Ottawa County peer support specialist Kelly Chapman with the county customer service award she received for helping a client to vote for the first time. Courtesy
Kelly Chapman is being honored with Ottawa County’s quarterly customer service award for literally going the extra mile to help a client vote for the very first time.
The county honors one employee and one outside person once every quarter with the award recognizing above-and-beyond customer service.
A committee of about a dozen county employees administers the award, committee member Regina MacMillan says.
Chapman honestly doesn't see the big deal, she says. She knows what her clients are going through, and she is helping them be the best possible versions of themselves.
Having worked through her own mental health issues, the certified peer support specialist at Ottawa County Community Mental Health can come alongside people and use her own story to empower them.
“Recovery is possible,” she says. “I’m living proof. I’m going to be your cheerleader.”
Chapman has been a peer support specialist with the county for 11 years.
Although the client she helped was interested in politics, he had never voted before. The man, who is not being named for privacy reasons, is a senior.
“Fear has kept him away from the polls for so many years,” Chapman says.
She offered to drive him to the polls on Election Day, but as the time grew nearer, anxiety took hold.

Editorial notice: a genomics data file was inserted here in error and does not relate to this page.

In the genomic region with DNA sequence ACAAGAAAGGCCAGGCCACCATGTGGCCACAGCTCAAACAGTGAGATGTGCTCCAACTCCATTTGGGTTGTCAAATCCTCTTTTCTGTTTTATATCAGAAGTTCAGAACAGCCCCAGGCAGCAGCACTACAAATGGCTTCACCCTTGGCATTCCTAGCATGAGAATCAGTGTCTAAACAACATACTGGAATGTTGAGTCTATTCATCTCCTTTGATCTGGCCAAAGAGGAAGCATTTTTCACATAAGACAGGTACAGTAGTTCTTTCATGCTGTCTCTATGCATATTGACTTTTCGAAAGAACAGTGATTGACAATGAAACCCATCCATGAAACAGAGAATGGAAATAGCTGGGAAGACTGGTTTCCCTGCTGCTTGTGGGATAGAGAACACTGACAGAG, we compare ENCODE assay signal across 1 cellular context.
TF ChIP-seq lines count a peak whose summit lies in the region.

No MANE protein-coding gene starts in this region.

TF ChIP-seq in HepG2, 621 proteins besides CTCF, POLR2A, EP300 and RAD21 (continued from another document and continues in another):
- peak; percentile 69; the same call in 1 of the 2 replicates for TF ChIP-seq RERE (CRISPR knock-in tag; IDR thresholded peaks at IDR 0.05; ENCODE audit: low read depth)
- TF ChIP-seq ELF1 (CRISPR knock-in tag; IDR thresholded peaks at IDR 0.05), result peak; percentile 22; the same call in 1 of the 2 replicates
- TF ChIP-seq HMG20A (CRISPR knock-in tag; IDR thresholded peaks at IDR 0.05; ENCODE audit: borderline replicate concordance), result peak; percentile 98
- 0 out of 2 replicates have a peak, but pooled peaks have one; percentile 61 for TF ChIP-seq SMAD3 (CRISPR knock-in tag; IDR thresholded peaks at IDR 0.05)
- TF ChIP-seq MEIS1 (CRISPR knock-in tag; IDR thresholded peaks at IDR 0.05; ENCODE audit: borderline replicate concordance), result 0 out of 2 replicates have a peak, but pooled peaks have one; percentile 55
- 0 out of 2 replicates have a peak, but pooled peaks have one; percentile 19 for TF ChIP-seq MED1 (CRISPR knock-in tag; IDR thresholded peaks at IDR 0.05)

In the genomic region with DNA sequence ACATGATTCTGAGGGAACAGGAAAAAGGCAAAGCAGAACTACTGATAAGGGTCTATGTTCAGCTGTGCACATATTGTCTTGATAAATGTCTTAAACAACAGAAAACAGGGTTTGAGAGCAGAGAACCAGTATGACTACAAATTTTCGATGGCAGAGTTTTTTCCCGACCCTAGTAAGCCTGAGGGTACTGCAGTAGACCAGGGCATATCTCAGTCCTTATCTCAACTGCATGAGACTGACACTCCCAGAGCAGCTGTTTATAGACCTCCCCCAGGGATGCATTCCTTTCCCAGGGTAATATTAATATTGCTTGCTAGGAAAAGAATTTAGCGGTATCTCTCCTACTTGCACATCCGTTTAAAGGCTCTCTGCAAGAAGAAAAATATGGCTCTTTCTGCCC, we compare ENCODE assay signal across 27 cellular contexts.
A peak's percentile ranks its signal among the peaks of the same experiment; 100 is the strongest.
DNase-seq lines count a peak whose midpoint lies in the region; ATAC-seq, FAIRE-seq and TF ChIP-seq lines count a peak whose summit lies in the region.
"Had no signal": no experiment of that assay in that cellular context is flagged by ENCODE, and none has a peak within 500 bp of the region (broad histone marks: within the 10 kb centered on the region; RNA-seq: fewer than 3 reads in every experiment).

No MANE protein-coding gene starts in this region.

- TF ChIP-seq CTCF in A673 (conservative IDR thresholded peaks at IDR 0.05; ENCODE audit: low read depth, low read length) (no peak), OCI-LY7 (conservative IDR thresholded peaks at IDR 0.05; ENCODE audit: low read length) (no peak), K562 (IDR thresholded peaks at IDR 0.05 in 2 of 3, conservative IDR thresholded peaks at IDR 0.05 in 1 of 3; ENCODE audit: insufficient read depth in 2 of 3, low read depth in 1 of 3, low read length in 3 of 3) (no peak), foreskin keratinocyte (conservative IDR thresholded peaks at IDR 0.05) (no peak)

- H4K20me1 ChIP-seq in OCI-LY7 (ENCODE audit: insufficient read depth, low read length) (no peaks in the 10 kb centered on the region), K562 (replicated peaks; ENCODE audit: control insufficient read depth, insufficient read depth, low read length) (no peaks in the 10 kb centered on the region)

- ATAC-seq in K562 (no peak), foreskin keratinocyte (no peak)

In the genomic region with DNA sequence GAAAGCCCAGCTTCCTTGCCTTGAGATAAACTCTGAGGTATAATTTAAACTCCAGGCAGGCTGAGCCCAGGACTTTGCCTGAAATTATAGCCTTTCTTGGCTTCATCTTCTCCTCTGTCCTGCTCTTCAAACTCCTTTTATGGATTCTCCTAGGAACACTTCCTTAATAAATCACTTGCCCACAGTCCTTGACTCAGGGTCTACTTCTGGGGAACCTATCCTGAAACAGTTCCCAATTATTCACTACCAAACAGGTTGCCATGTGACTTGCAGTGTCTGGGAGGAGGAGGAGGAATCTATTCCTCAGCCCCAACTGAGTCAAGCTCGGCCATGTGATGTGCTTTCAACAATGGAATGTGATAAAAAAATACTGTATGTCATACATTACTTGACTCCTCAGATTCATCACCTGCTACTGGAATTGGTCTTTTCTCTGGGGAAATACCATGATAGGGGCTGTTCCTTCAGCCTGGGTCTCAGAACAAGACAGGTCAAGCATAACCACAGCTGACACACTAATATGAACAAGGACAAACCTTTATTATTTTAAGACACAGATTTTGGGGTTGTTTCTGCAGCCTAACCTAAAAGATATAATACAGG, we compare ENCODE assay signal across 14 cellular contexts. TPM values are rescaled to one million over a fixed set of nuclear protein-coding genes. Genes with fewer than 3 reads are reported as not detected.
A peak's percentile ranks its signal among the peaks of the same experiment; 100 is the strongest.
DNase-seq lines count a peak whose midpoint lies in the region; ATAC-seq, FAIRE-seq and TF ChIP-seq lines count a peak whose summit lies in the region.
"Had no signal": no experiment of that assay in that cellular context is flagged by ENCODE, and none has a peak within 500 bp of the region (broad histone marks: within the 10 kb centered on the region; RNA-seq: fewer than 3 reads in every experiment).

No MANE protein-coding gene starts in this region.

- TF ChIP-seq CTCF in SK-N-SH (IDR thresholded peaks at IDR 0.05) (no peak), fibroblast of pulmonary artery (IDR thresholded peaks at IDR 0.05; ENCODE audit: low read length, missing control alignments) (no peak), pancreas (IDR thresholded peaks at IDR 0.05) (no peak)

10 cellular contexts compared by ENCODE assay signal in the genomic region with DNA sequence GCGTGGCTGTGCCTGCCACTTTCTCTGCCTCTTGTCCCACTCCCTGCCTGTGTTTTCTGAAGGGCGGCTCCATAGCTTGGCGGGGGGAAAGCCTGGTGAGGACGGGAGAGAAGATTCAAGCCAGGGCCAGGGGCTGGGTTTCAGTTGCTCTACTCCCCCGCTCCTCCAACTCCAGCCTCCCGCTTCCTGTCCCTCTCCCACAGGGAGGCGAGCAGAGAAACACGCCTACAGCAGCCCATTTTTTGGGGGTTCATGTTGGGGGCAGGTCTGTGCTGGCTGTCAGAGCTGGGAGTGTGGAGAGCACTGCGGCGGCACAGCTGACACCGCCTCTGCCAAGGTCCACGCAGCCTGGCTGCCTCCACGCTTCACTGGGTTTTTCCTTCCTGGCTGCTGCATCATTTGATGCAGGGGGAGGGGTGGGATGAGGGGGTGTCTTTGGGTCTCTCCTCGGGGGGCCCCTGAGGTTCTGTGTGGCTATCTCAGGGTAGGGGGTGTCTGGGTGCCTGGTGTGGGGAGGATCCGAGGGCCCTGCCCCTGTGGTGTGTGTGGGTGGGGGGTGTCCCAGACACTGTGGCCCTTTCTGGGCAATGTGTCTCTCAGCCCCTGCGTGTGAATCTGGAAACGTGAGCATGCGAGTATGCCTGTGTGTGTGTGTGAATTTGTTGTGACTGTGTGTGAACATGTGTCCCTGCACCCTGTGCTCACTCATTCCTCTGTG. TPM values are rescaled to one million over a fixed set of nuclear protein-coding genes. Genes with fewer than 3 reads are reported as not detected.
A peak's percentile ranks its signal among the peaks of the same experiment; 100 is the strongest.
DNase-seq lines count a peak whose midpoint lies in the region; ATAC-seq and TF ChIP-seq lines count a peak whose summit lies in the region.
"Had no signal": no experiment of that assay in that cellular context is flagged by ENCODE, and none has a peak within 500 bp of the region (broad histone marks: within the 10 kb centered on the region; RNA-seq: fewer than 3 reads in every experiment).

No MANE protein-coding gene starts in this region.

“He said ‘I know if I get around all those people standing in line I’m going to panic. I’m not going to do it,’” Chapman says.
After Chapman explained he could vote absentee at City Hall, the man agreed.
“He put the ballot in the box and we were walking out. We were heading to the car, and he said ‘Ya know I feel kinda powerful.’ And I said ‘you should. You just made your voice heard.”
Ottawa County started the customer service awards in September 2013 to promote “the Ottawa Way” — the four Cs of customer service, communication, creativity, and cultural intelligence. The award encourages staff to be flexible in dealing with challenging situations.
“There are definitely a lot of unique situations that come up that we probably wouldn’t hear about otherwise. It’s been really eye opening and really heart-warming to hear,” MacMillan says. “For me personally, she was able to remain neutral and let the consumer decide for themselves.”
She didn't talk politics, only encouraged him to let his voice be heard.
Chapman admits to feeling a bit sheepish about accepting the award.
“The truth of the matter is I did jack,” she says. “He did it all. I drove the car. He did the hard work. … I felt like he deserved an award. It’s tough work to face your fears. He was a different person on the drive back.”
She hasn’t told him she won.
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